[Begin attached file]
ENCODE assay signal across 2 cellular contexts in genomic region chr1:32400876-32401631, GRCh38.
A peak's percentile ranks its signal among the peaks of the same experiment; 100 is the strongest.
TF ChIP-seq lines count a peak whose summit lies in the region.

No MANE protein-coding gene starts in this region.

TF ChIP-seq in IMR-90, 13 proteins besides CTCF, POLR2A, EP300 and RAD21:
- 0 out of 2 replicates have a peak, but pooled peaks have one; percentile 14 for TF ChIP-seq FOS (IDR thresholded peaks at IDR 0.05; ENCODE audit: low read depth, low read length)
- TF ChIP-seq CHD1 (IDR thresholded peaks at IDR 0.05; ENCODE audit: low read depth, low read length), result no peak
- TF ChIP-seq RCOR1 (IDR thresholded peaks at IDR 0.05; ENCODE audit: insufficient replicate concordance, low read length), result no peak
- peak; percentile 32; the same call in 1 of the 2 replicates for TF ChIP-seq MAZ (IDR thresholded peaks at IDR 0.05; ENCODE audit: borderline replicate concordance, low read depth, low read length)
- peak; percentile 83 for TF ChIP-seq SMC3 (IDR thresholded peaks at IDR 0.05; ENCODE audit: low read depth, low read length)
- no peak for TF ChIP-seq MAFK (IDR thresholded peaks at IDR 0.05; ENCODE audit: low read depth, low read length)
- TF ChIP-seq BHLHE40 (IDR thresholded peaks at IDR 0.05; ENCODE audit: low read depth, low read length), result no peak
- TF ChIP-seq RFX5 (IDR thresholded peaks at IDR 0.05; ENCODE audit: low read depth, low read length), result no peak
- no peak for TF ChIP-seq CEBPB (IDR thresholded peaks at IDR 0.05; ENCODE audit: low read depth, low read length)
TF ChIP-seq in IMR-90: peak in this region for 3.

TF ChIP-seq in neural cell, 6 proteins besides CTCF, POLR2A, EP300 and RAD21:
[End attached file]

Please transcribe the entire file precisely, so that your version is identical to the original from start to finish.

ENCODE assay signal across 2 cellular contexts in genomic region chr1:32400876-32401631, GRCh38.
A peak's percentile ranks its signal among the peaks of the same experiment; 100 is the strongest.
TF ChIP-seq lines count a peak whose summit lies in the region.

No MANE protein-coding gene starts in this region.

TF ChIP-seq in IMR-90, 13 proteins besides CTCF, POLR2A, EP300 and RAD21:
- 0 out of 2 replicates have a peak, but pooled peaks have one; percentile 14 for TF ChIP-seq FOS (IDR thresholded peaks at IDR 0.05; ENCODE audit: low read depth, low read length)
- TF ChIP-seq CHD1 (IDR thresholded peaks at IDR 0.05; ENCODE audit: low read depth, low read length), result no peak
- TF ChIP-seq RCOR1 (IDR thresholded peaks at IDR 0.05; ENCODE audit: insufficient replicate concordance, low read length), result no peak
- peak; percentile 32; the same call in 1 of the 2 replicates for TF ChIP-seq MAZ (IDR thresholded peaks at IDR 0.05; ENCODE audit: borderline replicate concordance, low read depth, low read length)
- peak; percentile 83 for TF ChIP-seq SMC3 (IDR thresholded peaks at IDR 0.05; ENCODE audit: low read depth, low read length)
- no peak for TF ChIP-seq MAFK (IDR thresholded peaks at IDR 0.05; ENCODE audit: low read depth, low read length)
- TF ChIP-seq BHLHE40 (IDR thresholded peaks at IDR 0.05; ENCODE audit: low read depth, low read length), result no peak
- TF ChIP-seq RFX5 (IDR thresholded peaks at IDR 0.05; ENCODE audit: low read depth, low read length), result no peak
- no peak for TF ChIP-seq CEBPB (IDR thresholded peaks at IDR 0.05; ENCODE audit: low read depth, low read length)
TF ChIP-seq in IMR-90: peak in this region for 3.

TF ChIP-seq in neural cell, 6 proteins besides CTCF, POLR2A, EP300 and RAD21: